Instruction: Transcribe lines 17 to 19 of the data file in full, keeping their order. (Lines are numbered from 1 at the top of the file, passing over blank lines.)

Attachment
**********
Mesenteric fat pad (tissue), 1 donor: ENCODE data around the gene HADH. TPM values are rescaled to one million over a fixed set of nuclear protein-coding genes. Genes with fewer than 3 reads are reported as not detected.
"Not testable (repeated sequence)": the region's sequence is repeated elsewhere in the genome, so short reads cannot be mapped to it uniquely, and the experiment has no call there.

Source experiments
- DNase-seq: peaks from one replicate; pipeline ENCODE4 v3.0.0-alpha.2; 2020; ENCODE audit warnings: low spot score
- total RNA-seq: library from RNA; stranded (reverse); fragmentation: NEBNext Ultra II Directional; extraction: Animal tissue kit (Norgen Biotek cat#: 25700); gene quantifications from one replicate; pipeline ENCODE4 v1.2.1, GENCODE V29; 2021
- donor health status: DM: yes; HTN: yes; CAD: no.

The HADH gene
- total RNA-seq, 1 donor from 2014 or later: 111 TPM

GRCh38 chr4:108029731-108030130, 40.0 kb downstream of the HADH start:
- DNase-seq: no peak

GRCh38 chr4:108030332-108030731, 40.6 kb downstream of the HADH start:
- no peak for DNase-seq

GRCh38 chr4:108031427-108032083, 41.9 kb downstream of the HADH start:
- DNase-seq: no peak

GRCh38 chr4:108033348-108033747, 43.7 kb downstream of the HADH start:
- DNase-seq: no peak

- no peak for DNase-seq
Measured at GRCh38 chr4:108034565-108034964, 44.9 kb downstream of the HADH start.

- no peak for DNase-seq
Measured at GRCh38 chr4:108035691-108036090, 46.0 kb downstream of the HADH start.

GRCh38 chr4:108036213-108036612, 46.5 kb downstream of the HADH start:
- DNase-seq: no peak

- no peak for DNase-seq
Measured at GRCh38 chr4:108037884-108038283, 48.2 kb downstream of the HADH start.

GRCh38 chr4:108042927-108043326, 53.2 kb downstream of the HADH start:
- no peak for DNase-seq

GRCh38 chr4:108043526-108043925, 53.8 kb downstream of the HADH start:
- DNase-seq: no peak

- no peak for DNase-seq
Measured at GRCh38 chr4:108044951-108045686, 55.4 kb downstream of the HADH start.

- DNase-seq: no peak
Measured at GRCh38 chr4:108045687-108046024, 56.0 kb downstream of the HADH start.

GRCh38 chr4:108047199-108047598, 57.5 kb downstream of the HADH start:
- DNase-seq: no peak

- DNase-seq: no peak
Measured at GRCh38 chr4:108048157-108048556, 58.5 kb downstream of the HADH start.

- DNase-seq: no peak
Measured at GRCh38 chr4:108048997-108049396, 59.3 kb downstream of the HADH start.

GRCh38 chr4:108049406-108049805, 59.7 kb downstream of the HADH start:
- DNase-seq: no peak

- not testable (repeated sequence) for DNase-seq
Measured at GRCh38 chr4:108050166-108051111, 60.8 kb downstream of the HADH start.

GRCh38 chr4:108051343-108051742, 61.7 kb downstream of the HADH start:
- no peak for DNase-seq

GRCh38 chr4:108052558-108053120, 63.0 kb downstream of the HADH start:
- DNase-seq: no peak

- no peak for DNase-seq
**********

- no peak for DNase-seq
Measured at GRCh38 chr4:108034565-108034964, 44.9 kb downstream of the HADH start.

- no peak for DNase-seq